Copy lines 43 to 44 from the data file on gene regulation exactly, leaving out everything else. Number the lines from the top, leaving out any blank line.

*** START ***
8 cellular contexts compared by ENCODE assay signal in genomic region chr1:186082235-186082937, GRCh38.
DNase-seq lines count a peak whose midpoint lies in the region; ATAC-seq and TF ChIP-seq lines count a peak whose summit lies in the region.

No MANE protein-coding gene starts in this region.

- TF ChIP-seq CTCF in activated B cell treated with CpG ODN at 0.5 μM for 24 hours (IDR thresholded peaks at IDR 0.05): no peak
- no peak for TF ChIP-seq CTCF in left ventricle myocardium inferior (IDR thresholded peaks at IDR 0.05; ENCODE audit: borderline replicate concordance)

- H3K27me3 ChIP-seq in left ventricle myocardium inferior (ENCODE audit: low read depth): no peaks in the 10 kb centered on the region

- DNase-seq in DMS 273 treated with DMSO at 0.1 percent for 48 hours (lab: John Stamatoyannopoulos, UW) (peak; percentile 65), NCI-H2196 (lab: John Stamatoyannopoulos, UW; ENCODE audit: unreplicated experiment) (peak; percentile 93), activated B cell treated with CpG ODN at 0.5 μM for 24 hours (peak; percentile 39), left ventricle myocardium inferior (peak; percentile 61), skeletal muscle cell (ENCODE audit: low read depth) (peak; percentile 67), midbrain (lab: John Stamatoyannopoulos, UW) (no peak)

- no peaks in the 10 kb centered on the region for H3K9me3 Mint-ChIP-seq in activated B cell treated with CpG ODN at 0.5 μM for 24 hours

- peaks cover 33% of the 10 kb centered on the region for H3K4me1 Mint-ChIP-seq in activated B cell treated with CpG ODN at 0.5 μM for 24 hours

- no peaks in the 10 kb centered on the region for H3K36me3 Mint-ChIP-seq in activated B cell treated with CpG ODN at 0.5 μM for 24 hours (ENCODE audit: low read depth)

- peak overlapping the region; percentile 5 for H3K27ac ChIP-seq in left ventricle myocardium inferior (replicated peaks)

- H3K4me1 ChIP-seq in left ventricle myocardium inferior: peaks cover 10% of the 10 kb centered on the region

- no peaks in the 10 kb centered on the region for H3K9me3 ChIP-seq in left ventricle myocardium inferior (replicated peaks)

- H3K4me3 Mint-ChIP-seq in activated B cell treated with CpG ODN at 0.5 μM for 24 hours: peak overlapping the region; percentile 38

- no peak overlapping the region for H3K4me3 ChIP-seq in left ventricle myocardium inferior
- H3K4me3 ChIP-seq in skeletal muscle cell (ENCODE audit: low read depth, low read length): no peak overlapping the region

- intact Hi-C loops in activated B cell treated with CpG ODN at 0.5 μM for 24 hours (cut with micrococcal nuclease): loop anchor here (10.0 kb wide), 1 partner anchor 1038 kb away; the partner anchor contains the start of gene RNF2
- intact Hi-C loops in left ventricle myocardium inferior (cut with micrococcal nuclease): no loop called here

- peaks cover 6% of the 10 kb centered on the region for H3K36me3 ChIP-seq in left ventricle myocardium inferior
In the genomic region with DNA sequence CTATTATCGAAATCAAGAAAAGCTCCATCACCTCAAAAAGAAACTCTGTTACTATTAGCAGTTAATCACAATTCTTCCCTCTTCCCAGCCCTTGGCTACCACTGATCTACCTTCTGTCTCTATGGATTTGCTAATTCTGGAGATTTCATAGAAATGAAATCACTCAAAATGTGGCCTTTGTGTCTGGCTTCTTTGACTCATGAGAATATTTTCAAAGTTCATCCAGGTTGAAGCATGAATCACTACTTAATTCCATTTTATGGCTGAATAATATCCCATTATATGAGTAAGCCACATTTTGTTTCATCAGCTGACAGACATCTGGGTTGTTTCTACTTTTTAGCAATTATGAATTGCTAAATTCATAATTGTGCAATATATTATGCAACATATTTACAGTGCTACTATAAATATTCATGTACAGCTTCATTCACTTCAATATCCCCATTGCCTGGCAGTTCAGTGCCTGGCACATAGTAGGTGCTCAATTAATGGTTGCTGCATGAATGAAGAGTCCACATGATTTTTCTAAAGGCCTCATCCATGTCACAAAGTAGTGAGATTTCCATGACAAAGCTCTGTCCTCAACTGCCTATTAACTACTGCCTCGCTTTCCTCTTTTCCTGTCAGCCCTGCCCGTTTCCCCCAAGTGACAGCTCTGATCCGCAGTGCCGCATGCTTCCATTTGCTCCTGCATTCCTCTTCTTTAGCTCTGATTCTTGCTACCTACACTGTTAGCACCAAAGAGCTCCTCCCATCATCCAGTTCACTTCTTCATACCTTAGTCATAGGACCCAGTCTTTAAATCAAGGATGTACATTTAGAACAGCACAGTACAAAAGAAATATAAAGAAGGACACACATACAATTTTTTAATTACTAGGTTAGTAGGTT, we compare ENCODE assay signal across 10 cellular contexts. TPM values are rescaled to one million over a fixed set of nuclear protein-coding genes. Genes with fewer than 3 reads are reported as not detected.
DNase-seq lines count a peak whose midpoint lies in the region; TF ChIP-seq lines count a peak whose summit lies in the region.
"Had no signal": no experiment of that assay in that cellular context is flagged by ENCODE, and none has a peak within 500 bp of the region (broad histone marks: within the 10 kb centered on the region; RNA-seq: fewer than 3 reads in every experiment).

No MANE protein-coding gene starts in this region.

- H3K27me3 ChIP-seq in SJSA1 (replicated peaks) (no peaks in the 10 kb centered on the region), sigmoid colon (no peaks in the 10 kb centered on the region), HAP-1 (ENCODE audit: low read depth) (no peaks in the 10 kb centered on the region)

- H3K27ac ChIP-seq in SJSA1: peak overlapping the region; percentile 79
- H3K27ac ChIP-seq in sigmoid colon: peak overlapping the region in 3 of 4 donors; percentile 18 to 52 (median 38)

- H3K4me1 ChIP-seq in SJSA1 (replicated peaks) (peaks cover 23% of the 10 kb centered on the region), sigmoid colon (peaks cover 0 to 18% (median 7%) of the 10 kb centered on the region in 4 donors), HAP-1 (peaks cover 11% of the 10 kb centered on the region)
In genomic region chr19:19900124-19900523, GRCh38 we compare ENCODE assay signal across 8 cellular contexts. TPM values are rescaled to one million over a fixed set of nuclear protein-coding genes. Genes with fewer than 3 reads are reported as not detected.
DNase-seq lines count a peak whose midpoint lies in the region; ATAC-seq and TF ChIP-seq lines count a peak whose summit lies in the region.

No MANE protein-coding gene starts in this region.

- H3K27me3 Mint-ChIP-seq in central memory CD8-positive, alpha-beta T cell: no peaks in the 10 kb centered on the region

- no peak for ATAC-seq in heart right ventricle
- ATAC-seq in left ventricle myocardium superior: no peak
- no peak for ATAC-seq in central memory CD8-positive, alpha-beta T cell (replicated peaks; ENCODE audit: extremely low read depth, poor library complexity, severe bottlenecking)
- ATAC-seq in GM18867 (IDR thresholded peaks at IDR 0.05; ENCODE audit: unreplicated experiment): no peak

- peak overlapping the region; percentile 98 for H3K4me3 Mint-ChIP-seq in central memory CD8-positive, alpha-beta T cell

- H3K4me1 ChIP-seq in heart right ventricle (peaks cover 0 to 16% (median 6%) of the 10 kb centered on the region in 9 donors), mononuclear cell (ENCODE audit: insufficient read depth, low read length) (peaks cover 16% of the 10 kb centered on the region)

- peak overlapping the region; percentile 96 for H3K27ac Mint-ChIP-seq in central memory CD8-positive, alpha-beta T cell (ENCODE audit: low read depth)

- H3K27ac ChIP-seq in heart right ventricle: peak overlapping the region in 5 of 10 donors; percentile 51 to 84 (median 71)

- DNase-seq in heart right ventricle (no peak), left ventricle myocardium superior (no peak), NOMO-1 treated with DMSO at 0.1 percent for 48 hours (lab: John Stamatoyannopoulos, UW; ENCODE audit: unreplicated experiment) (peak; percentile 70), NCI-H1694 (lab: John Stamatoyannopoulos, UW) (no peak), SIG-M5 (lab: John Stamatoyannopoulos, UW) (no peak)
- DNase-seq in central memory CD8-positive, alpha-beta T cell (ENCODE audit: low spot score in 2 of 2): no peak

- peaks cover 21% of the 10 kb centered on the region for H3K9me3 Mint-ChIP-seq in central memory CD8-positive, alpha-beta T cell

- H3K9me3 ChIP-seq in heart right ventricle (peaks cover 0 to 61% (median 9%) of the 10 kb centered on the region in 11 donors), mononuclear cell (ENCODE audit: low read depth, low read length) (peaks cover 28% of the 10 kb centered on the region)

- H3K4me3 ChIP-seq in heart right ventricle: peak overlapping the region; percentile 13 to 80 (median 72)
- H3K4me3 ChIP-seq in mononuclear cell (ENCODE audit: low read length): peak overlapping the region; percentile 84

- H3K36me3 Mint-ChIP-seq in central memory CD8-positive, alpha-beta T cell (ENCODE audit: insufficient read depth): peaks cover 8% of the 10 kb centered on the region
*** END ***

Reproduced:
- H3K9me3 ChIP-seq in heart right ventricle (peaks cover 0 to 61% (median 9%) of the 10 kb centered on the region in 11 donors), mononuclear cell (ENCODE audit: low read depth, low read length) (peaks cover 28% of the 10 kb centered on the region)

- H3K4me3 ChIP-seq in heart right ventricle: peak overlapping the region; percentile 13 to 80 (median 72)